03 Jun After the homecoming, struggle continues
We should help veterans with the battles they have to fight at home.
What is more moving than the scenes of servicemen and servicewomen returning from war?
A young wife launches into her husband’s arms. Children cling to a long-absent parent.
It’s uplifting and unambiguously joyous. And we all want to believe that, for the veteran, it’s the end of their sacrifice and the beginning of a happily ever after.
If only it were that simple.
Just as war is not a movie, returning from military service is only one moment in time. And, touching as they are, these moments do not reflect the challenges that came before, nor the challenges that will most certainly come after. Returning veterans are real people who have often seen horrific tragedy or suffered severe injury, and who now must quickly transition to a day-to-day civilian life of supporting themselves and their families.
In an upcoming Orange County Community Foundation Special Report, we will examine what veterans face when they return home, and we will share the work of some key organizations that are helping ease the transition from military to civilian life.
What we know:
- Post- 9/11 veterans between age 21 and 26 experience a disproportionately high rate of unemployment—as high as 21 percent.
- Since 2001, roughly 2 million veterans have completed tours of service, many following multiple deployments.
- There is a significant lag time, often more than a year, between returning home and receiving military benefits, such as healthcare and GI Bill education coverage.
- Many veterans face even greater challenges due to the physical and emotional effects of injury and/or psychological trauma.
- Living in an area with a high cost of living heightens these struggles, as achieving self-sufficiency becomes much more difficult.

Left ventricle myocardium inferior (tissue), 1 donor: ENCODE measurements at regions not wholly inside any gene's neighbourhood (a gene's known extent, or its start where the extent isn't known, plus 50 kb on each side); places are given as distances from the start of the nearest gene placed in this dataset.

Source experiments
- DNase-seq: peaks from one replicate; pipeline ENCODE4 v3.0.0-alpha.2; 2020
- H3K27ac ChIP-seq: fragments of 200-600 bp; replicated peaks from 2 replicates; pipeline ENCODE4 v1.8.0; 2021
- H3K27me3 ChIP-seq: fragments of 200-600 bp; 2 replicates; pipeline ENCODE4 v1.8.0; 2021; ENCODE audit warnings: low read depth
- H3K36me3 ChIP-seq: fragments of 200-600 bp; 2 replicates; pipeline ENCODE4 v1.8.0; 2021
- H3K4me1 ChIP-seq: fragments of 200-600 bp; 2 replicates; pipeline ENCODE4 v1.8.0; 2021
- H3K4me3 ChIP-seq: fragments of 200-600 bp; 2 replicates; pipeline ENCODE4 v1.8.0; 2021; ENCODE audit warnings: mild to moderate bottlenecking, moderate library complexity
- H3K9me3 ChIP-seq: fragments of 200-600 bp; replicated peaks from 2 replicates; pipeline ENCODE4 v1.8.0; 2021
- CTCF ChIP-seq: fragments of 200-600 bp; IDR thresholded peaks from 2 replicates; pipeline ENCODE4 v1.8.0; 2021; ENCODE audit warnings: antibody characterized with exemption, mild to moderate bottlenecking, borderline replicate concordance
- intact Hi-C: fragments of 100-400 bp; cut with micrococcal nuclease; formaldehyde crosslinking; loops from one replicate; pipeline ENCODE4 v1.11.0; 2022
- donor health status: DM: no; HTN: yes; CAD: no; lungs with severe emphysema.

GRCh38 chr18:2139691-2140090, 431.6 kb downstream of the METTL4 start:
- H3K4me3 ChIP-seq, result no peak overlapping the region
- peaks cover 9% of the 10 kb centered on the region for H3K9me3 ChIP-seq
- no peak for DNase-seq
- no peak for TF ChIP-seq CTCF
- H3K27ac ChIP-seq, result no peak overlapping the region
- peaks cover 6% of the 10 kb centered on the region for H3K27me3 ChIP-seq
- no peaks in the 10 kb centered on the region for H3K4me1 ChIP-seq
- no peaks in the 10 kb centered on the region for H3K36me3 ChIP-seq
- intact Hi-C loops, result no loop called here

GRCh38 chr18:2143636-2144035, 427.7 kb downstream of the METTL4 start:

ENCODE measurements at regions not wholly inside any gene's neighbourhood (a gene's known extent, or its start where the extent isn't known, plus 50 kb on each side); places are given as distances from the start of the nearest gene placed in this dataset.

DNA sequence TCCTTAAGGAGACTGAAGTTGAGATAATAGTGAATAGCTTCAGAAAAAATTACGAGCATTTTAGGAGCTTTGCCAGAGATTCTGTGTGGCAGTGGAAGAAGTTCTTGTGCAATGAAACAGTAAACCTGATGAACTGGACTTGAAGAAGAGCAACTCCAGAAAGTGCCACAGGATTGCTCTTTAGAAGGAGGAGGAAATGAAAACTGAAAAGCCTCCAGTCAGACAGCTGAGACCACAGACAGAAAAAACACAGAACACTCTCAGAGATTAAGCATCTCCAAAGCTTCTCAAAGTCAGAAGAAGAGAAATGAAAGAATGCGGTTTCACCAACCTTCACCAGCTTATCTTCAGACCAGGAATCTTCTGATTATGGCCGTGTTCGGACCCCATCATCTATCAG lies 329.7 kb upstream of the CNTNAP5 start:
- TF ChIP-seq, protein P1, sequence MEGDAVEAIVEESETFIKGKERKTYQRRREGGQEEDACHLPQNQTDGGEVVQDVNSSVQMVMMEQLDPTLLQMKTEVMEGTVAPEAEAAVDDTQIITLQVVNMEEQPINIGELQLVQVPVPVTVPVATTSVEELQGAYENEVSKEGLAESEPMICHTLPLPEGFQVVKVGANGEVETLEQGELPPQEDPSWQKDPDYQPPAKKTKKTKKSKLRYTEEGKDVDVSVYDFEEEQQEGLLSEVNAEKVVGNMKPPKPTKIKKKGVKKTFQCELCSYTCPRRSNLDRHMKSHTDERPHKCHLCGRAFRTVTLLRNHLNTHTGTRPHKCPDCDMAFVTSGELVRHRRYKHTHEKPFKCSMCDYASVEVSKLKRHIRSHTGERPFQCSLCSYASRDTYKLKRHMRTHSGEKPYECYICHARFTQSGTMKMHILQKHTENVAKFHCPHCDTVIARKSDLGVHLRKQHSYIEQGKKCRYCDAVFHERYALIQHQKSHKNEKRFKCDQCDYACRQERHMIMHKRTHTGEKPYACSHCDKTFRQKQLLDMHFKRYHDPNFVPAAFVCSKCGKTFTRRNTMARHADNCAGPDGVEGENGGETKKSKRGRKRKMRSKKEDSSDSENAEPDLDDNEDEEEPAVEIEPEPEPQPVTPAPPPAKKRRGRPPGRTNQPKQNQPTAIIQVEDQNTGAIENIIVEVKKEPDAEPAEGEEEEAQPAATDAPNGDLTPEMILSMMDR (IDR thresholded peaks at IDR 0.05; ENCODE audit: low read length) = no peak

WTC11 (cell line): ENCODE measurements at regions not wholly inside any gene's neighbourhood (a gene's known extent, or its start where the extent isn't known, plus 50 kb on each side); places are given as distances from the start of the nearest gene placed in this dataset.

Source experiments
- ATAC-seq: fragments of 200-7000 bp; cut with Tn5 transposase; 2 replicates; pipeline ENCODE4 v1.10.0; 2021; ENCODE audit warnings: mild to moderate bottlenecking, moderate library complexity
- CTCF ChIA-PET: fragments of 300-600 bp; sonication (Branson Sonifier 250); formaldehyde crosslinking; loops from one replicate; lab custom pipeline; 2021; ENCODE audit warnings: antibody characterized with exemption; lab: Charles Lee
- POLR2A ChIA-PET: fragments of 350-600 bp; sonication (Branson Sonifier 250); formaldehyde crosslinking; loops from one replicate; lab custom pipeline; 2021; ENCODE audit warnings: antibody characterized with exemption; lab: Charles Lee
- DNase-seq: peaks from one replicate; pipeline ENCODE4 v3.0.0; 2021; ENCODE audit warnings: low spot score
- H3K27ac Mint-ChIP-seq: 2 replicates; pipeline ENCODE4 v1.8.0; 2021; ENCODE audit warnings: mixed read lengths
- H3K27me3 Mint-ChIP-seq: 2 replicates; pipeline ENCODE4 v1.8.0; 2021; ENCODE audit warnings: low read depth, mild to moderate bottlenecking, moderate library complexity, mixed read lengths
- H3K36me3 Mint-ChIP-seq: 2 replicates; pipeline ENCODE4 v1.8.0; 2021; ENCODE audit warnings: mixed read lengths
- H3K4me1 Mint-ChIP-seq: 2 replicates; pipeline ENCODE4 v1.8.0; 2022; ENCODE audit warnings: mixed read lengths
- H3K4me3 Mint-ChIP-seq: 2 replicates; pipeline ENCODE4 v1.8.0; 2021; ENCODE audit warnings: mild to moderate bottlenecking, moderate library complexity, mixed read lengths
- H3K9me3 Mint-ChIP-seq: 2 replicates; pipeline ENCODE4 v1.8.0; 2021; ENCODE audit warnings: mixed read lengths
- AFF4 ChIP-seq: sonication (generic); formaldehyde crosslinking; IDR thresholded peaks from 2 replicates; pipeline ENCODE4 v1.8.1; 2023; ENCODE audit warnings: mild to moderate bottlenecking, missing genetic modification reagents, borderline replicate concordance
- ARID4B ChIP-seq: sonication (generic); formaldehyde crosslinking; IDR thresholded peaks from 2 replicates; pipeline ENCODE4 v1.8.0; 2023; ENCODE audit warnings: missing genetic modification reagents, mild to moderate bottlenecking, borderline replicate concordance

In our special report, we will focus on the three most critical issues veterans face and organizations that are helping them overcome their greatest challenges in the areas of:
- Jobs, self-sufficiency and transitioning to civilian life.
- Health and wellness.
- Higher education and vocational training.
One of the primary issues impeding steady employment is a transition back to civilian life that addresses the personal and social challenges faced by veterans returning after deployment.
The standard transitioning provided by the military typically isn’t enough. Veterans struggle to find their footing in the civilian world, coping with problems such as finding a job and adapting to civilian life. Programs such as REBOOT Workshops, run by the National Veterans Transition Services, work by delving deeply into the complex needs of returning veterans.
“REBOOT has been carefully designed to address reintegration issues… by focusing on the service member’s positive attributes, and teaching attendees how to understand and control thoughts,” says Ronne Froman, a retired rear admiral and chief executive of National Veterans Transitions Services, Inc. “The workshop works through numerous scenarios…providing them with peer-to-peer advice and sound cognitive education.”
A common belief is that veterans receive full healthcare through the Department of Veterans Affairs, but this is not always the case.
According to a report last year from CNN, the VA said it is on track to process 1 million disability claims this year. The agency also is sorting through a backlog of more than 860,000 disability claims, including more than 228,000 that have been on a waiting list a year or longer.
Fortunately, counseling programs for active duty and veterans, such as the Mariposa Women and Family Center in Orange have had tremendous results working with family adjustment in particular.
The GI Bill, which helps to pay for a post-military education, is another benefit of volunteering for military service. However, the red tape that comes with securing those benefits can be overwhelming.
Orange County has multiple colleges and universities that have veterans outreach departments. And the Yellow Ribbon Program that helps military personnel-turned-students use their GI bill benefits and decide which education option (university? vocational training?) are best for them. And Yellow Ribbon resources can help navigate the rest of the enrollment and financial aid process.
Veterans have made huge sacrifices to help all of us. If, in return, they can get a little help from their communities and key organizations, they can realize the promise of a good job, health care and a chance to thrive wherever they happen to call home.
To learn more about veterans organizations in Southern California, visit ConnectOC.org or the Orange County Community Foundation’s veteran’s initiative.
Shelley Hoss is president of the Orange County Community Foundation. She can be reached at email@example.com.
We welcome your feedback. Please comment below.